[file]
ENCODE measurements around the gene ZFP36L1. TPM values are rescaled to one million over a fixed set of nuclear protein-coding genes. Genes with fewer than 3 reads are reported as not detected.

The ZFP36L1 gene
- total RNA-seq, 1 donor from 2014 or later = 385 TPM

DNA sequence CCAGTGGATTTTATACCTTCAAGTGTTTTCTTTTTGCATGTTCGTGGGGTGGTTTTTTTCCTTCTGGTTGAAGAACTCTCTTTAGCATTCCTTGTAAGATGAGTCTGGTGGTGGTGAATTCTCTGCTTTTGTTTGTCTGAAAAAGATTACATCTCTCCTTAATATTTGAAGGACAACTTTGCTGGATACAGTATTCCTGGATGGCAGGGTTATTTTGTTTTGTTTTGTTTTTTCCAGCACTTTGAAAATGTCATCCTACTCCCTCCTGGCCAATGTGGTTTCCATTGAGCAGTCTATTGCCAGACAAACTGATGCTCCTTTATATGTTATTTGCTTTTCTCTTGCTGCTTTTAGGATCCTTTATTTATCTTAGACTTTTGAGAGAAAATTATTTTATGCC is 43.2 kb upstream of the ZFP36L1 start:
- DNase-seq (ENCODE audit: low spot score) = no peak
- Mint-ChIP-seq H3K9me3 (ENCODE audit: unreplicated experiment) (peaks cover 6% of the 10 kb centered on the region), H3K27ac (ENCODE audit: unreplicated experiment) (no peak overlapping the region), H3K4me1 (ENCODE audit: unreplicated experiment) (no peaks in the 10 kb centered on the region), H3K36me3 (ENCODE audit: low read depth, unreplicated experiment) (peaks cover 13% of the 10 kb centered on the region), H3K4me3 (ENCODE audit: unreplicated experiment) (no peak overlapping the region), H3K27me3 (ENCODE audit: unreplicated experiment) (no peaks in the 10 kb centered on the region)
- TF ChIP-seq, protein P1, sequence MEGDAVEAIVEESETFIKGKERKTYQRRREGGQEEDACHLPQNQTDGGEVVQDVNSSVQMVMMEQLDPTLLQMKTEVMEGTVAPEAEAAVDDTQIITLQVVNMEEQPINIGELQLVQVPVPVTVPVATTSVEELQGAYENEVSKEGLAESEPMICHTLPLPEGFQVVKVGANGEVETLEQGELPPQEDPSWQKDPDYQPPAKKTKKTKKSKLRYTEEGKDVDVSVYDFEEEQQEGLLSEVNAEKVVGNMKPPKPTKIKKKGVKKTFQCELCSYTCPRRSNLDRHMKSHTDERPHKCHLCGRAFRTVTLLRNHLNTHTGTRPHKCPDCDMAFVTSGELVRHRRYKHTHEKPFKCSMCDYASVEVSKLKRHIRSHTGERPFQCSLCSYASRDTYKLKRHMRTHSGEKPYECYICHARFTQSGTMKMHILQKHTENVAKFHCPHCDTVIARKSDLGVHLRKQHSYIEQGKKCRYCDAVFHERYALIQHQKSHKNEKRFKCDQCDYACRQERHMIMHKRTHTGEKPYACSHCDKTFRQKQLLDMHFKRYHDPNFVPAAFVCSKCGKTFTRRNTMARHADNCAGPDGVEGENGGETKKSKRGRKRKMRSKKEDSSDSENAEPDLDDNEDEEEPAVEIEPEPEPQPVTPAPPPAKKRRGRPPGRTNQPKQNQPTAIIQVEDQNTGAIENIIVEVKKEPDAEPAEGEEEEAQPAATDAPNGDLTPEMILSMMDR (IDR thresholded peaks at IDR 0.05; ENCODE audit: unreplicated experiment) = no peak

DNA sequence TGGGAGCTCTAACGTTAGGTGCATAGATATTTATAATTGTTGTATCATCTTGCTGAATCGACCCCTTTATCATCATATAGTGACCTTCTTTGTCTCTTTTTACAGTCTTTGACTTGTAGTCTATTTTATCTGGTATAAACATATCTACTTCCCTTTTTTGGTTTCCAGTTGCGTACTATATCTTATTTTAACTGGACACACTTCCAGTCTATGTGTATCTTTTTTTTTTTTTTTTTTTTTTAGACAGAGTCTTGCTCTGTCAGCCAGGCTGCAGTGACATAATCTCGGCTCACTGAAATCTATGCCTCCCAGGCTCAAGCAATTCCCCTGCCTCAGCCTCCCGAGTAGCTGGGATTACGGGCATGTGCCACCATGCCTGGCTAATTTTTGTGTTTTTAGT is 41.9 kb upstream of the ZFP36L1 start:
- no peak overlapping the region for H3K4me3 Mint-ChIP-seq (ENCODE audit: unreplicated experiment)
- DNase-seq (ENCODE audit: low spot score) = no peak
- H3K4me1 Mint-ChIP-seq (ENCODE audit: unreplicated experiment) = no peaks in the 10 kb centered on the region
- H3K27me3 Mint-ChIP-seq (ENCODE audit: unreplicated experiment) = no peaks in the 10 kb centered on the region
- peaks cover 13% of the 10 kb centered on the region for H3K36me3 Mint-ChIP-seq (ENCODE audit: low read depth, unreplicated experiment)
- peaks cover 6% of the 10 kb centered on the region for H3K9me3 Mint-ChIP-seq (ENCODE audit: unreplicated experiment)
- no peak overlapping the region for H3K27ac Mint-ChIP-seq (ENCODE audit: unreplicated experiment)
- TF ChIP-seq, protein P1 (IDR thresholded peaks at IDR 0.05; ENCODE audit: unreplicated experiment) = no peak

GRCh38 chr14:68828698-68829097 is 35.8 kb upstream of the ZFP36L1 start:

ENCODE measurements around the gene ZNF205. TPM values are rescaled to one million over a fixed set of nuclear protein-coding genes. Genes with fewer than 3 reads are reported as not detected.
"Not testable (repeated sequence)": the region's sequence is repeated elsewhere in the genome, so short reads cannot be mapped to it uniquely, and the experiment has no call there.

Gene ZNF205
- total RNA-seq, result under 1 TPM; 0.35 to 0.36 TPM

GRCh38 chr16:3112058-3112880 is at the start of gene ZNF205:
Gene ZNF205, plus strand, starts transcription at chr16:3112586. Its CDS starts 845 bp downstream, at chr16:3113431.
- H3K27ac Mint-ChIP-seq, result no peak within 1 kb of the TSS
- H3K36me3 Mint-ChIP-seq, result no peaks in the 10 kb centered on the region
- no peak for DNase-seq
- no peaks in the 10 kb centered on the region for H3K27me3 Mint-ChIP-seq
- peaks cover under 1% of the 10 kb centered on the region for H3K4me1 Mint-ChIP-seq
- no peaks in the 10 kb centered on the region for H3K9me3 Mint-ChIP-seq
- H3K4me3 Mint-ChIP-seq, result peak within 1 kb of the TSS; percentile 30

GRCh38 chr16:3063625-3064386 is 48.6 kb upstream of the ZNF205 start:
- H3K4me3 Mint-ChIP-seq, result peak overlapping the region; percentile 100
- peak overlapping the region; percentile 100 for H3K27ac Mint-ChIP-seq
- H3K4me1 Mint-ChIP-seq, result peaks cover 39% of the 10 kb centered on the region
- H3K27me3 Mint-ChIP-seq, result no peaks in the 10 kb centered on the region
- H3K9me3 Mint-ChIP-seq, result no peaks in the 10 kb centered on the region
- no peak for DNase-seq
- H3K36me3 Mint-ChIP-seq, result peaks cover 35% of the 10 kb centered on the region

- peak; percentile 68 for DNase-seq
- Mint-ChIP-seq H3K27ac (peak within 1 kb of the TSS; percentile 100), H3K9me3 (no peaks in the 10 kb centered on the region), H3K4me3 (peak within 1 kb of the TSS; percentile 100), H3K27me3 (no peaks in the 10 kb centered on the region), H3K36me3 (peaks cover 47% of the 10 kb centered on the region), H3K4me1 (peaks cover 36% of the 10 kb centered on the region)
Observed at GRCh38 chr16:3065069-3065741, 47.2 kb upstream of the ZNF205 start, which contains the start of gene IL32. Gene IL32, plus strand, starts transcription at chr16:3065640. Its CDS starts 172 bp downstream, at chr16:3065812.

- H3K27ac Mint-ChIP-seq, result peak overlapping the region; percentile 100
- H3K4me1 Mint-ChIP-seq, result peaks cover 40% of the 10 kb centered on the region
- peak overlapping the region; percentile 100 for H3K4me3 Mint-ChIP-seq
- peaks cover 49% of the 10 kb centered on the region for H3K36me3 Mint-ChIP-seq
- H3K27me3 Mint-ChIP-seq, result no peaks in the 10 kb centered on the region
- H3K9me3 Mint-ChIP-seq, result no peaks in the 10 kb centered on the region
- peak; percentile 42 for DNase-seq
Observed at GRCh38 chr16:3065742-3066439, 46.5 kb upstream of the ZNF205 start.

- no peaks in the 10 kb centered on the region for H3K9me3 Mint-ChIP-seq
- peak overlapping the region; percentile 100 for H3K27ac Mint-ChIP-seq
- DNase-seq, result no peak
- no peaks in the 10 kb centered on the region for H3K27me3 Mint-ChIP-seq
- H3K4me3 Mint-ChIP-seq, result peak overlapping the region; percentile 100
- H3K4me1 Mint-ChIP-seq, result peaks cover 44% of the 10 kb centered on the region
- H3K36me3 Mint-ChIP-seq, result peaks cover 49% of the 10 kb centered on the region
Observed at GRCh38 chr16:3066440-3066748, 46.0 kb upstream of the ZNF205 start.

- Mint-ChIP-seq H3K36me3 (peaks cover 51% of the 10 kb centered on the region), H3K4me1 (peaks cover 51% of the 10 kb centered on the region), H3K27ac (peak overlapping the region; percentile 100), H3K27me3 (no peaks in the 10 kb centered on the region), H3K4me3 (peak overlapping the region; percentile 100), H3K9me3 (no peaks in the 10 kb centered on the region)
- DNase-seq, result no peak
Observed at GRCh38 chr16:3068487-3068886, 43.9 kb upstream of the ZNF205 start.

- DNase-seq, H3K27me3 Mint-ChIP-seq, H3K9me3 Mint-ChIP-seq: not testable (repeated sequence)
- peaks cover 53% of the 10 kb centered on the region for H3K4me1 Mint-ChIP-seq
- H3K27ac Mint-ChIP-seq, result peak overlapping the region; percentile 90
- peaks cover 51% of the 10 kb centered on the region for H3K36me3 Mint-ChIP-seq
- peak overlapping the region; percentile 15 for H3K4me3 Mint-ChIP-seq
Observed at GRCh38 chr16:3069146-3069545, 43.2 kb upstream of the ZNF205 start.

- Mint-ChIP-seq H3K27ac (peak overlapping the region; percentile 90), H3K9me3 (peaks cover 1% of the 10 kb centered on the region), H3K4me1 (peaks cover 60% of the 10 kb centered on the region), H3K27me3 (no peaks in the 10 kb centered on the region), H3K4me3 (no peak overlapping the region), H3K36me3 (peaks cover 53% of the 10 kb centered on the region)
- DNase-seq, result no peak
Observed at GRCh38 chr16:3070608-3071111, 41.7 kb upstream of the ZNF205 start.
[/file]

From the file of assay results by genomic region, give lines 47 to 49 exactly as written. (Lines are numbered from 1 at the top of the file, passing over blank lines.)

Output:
- H3K9me3 Mint-ChIP-seq, result no peaks in the 10 kb centered on the region
- peak; percentile 42 for DNase-seq
Observed at GRCh38 chr16:3065742-3066439, 46.5 kb upstream of the ZNF205 start.